Efficient Plant February 2018 - 18
feature | reliability strategies
While a power plant's fractured oil plug seemed
like a small failure, the root cause suggested
larger, more costly incidents could follow.
Randall Noon, P.E.
THE FOLLOWING CASE study
involves a fractured oil plug in a power
plant. In itself, a fractured oil plug isn't
a significant failure in a large industrial
facility. However, even back-of-theenvelope analyses of seemingly small
failure incidents can reveal larger
patterns that should be addressed.
INITIAL FAILURE STORY
The oil plug shown in the above
photograph had been removed from
a 300-hp vertically mounted electric
motor. That motor drives a mixed-flow,
single-stage vertical pump in a power
plant. The pump feeds cooling water
from a river to various heat exchangers.
The plug is from the lower oil reservoir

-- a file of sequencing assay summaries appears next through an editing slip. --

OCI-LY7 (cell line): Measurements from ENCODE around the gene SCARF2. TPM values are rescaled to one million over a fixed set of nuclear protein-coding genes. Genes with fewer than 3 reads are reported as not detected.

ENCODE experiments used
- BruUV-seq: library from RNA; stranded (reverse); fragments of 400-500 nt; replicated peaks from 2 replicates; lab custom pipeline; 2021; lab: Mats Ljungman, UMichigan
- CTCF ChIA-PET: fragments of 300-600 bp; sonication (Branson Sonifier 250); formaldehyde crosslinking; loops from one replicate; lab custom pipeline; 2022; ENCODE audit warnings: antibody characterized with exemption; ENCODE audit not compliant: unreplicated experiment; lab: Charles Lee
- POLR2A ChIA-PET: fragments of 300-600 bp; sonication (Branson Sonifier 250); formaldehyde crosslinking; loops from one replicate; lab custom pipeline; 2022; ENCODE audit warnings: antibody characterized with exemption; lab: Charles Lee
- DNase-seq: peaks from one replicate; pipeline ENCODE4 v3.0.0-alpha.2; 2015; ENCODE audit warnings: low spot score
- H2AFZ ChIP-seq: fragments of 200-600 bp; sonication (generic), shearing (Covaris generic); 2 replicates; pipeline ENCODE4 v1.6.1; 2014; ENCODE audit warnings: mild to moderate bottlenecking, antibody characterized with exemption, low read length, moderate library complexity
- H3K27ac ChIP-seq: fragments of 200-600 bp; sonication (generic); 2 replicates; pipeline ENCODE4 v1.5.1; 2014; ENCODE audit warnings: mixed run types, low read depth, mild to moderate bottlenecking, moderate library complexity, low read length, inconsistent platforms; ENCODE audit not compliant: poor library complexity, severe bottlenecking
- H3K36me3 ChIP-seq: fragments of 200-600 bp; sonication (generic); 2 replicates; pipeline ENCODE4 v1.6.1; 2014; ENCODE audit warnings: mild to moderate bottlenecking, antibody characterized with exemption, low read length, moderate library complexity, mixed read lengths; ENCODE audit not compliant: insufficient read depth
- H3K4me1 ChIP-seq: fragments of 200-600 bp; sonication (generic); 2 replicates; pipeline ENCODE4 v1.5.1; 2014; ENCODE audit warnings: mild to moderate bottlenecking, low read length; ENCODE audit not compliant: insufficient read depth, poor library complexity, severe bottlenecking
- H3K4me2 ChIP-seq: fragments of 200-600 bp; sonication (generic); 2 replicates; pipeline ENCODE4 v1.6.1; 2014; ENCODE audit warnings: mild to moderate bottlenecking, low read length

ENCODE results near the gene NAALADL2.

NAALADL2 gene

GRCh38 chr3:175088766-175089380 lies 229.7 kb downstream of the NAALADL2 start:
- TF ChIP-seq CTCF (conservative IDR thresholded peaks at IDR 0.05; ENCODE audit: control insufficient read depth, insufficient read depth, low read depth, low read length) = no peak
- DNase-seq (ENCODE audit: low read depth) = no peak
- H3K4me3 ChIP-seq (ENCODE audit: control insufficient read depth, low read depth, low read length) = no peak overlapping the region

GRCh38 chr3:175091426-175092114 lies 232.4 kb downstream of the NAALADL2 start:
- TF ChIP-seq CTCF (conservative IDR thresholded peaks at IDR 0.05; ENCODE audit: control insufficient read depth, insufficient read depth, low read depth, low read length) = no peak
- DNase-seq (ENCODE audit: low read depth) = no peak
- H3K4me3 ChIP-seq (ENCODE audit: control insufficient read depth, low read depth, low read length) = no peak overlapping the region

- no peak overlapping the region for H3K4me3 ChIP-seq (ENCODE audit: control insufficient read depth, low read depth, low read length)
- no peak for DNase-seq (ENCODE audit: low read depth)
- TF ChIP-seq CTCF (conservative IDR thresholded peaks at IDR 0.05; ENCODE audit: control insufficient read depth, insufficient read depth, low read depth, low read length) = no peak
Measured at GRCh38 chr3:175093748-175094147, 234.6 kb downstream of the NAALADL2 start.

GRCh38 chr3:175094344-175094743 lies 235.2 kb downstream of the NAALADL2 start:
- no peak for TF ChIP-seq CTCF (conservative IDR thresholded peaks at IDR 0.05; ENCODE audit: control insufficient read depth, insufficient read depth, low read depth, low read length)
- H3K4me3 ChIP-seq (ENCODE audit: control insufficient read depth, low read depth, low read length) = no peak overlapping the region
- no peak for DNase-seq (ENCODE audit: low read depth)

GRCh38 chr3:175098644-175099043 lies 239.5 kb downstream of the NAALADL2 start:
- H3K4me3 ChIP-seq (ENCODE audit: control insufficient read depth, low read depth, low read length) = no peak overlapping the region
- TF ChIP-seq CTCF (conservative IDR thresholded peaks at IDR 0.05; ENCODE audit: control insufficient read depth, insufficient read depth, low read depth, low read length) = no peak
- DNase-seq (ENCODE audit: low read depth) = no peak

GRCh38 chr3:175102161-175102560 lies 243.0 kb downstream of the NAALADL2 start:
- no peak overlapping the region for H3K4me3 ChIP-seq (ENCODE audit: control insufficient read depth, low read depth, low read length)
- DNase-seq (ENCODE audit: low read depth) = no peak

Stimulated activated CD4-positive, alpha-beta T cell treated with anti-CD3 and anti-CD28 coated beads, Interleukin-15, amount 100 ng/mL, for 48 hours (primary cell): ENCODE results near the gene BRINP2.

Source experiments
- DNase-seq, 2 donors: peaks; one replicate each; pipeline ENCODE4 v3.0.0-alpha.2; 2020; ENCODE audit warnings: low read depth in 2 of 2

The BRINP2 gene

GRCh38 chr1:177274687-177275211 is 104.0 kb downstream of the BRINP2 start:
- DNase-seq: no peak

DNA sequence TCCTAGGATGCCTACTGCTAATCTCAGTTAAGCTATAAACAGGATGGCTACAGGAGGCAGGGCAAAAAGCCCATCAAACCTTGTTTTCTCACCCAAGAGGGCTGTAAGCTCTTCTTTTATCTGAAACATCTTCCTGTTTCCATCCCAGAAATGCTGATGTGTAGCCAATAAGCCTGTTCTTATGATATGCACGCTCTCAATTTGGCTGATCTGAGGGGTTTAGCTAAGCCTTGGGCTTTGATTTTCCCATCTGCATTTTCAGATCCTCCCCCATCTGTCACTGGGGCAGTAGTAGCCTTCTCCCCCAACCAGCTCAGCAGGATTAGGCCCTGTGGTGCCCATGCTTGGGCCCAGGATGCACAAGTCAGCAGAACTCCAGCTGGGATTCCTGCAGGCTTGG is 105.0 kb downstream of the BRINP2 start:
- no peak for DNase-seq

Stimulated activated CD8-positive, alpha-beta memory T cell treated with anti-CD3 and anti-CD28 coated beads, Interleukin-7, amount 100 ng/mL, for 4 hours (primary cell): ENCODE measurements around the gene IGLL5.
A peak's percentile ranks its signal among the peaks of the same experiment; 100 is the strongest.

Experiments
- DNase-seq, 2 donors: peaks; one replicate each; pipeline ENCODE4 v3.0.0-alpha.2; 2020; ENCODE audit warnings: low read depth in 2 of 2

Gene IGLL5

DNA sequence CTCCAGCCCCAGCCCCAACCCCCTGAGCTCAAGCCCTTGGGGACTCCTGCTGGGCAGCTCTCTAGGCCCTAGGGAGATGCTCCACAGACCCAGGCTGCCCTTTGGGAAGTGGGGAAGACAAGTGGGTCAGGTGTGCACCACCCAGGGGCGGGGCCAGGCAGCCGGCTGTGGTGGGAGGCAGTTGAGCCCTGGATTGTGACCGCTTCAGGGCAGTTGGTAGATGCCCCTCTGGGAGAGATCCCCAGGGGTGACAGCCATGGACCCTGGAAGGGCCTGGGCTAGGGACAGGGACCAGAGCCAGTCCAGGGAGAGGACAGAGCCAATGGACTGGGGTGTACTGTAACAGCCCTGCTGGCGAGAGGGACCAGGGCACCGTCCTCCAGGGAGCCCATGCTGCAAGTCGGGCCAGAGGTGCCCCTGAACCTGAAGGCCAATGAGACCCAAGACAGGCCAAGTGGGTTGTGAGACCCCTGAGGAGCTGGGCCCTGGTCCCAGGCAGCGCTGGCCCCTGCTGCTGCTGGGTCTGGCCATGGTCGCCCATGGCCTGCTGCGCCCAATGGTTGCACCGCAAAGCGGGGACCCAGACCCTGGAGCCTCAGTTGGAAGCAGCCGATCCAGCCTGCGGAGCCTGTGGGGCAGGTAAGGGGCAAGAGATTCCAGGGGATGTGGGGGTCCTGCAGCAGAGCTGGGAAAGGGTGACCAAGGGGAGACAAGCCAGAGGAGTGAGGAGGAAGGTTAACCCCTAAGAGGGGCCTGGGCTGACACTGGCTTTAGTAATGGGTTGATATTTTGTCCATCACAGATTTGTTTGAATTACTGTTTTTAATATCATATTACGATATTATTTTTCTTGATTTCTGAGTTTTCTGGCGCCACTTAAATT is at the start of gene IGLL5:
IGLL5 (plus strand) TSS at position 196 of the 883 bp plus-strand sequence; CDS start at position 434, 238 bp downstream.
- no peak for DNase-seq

that services the lower motor bearing.
An upper reservoir services the motor's
The fracture was discovered when
the plug was removed to collect a
lubricant sample for periodic analysis. Leakage from this plug had been
occasionally reported in the past. Each
time a leak was noted, a mechanic was
dispatched to fix it.
No other information was supplied
at the time the photograph was pro-
Following maintenance recommendations for inexpensive components, such as the oil plug in
the inset (above), can prevent damage to much larger, more expensive equipment.